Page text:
Potential comparables are out there, but they're difficult to find. One might be Derek Morris, who's from the same draft class as Phillips and claims more offensive potency but less defensively: Morris signed a four-year, $11M deal (AAV: $2.75M) heading into the 2010-11 season. François Beauchemin is a few years younger than Phillips, but plays a similar role, and he signed a three-year , $10.5M (AAV: $3.5M) deal before last season. Finally, Michael Rozsival is another draft-classmate of Phillips' with better offence and poorer defensive awareness: He signed a two-year deal worth $4.4M (AAV: $2.2M) this past summer.

It seems unlikely the Senators will be able to ink a deal as low as Rozsival's, but the $2.6-3-5M range seems like a safe bet for Phillips--depending, of course, on the term that's put on the deal.

What do you think? Does Phillips have a future with the Ottawa Senators? If so, how much of their limited budget can the team devote to him, and for how many years?

Senators headlines:

  • Were expectations of the Senators too high this year? I think mine probably were. [Citizen]
  • Although Ottawa's attendance is down, apparently the combination of fewer tickets giveaways and a better local broadcast package has led to increased revenues. [Sun]
  • Jared Cowen attributes some of his struggles to the challenge of getting back to form after surgery. Perhaps he shouldn't have missed training camp, then. Bottom line: He needs to be better, and thinks he can be. [Citizen]
  • A puck-possession team needs to have a competent breakout, and the Senators have struggled mightily in that regard for much of this season; to help improve, Paul MacLean channeled his inner bantam-house-league-coach and spent 41-43 minutes of Wednesday's practice on the breakout. [Citizen | Sun]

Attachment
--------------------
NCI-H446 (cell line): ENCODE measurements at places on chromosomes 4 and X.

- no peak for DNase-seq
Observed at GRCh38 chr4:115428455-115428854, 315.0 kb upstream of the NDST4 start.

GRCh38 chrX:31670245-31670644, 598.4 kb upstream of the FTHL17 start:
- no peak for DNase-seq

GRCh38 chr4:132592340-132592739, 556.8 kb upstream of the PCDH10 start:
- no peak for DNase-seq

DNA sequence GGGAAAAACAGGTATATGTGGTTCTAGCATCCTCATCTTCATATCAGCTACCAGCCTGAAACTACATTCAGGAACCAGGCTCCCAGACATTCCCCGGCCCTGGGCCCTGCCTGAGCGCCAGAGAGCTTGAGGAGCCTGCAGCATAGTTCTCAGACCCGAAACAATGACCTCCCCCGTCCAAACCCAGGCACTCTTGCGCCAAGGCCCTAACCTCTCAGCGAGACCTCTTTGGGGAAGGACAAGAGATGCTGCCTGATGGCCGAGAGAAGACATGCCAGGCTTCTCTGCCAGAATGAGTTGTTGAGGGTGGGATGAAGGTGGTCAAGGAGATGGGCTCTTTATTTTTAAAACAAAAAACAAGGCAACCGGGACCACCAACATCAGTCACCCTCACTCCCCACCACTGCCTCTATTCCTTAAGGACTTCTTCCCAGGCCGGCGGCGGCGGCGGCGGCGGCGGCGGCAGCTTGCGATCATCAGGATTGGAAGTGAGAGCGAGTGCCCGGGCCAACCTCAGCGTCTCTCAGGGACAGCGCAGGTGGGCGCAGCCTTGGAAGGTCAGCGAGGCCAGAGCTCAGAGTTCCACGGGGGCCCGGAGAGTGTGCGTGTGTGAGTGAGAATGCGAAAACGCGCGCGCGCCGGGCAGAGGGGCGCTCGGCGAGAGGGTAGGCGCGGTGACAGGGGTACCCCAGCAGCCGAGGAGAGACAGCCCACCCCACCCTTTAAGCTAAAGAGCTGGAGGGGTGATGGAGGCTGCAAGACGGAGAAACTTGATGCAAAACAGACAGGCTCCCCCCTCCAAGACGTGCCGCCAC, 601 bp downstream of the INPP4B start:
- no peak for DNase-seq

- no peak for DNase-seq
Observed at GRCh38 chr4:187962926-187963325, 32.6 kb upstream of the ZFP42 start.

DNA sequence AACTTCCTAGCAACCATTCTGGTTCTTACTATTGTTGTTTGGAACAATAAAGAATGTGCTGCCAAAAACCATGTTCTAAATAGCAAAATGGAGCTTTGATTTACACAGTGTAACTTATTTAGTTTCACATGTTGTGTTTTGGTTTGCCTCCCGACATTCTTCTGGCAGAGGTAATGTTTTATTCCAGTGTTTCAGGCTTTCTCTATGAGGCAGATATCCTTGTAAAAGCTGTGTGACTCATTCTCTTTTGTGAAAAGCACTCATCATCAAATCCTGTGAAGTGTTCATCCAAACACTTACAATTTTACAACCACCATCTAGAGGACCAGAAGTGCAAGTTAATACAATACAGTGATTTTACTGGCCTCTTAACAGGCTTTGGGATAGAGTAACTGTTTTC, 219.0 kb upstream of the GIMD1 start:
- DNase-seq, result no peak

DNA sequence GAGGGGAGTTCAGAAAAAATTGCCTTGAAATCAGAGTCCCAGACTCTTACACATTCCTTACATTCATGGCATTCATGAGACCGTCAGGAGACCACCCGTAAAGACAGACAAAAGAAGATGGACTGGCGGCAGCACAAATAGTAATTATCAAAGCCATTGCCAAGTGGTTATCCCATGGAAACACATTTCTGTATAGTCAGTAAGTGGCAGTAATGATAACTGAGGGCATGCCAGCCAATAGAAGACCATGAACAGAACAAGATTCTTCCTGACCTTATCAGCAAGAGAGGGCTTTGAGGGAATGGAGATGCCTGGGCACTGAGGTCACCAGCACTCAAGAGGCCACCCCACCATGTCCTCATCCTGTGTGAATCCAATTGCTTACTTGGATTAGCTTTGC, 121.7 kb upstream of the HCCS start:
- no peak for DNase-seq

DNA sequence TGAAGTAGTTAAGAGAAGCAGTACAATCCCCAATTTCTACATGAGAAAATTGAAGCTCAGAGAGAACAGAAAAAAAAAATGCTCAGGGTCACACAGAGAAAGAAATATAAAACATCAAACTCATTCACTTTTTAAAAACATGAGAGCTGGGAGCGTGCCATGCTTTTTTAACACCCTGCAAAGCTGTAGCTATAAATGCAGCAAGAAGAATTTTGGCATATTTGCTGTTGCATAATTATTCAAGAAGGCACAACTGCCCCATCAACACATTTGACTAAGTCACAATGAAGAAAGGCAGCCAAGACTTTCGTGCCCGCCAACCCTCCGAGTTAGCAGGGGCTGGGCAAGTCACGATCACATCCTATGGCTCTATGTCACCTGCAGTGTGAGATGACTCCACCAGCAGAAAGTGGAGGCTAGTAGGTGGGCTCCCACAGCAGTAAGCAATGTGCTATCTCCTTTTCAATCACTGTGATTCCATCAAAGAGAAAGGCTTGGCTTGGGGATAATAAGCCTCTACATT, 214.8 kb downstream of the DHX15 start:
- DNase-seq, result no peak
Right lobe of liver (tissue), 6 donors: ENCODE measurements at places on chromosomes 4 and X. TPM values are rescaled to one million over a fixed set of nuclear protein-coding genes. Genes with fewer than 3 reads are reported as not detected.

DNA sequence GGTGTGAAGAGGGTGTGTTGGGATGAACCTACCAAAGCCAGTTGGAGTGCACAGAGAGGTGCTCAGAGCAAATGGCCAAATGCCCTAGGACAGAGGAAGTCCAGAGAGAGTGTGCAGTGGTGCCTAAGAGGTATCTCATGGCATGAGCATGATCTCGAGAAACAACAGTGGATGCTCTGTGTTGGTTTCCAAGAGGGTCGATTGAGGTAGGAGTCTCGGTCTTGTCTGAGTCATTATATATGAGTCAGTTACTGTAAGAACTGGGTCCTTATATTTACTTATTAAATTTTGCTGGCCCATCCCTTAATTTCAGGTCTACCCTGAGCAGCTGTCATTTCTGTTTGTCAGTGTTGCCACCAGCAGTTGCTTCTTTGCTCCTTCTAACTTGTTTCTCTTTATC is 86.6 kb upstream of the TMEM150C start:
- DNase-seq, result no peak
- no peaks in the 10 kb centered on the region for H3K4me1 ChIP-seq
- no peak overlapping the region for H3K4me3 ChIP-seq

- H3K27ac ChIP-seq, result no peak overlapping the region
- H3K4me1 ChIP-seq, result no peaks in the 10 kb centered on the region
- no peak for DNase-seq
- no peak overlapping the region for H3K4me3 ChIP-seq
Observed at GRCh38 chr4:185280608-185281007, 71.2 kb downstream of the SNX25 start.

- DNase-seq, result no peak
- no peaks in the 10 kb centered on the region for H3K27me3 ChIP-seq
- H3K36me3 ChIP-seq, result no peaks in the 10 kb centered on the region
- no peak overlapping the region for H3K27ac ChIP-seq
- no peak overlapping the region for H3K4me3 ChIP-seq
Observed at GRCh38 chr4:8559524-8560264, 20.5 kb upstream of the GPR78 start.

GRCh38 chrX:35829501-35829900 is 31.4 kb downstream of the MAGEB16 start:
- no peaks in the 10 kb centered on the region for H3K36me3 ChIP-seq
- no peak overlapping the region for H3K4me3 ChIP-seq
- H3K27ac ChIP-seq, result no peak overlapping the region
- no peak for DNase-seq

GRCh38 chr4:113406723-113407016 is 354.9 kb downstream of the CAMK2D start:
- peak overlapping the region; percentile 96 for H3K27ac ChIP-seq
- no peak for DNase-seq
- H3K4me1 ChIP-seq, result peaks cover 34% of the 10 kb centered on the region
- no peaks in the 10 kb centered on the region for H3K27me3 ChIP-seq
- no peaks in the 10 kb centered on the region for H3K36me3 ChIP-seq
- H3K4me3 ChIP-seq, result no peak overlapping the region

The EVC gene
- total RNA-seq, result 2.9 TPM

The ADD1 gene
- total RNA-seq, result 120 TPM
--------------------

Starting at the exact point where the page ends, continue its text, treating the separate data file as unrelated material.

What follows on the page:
• After practice, MacLean spent about 10 minutes chatting one-on-one with Mika Zibanejad. [Steve Lloyd]
  • Bobby Ryan had some nice things to say about the Senators. [Inquirer]
  • Local pop star Keshia Chanté is dating Ray Emery and called Robin Lehner an idiot on Twitter because Lehner was friendly with Emery in person but then said that Emery's attack on Braden Holtby was assault. Emery handled the nonsense with aplomb. [Sun | The 6th Sens | Citizen | Bonk's Mullet]
  • Could you imagine Oliver Ekman-Larsen and Erik Karlsson on a pairing together? Apparently it almost happened. [The 6th Sens]

Other headlines:

  • Nazem Kadri might get suspended for a ridiculous elbow to the head of Nicklas Backstrom and/or a check to the head of Mikael Granlund. I hope he does. Sadly, his on-ice reckoning will have to wait until next year since the Leafs and Wild won't meet again this season. [PPP]
  • An exceptionally detailed refutation of the rumour (likely more speculation) that the Max Pacioretty and Evander Kane might be swapped. [HEOTP]
  • Jonana raps about Steven Stamkos' injury. [Backhand Shelf]
  • The Sabres brought Pat Lafontaine and Ted Nolan back into the organization as part of their management shuffle this week. I'm happy for Nolan, always thought he deserved another opportunity. [Die By The Blade]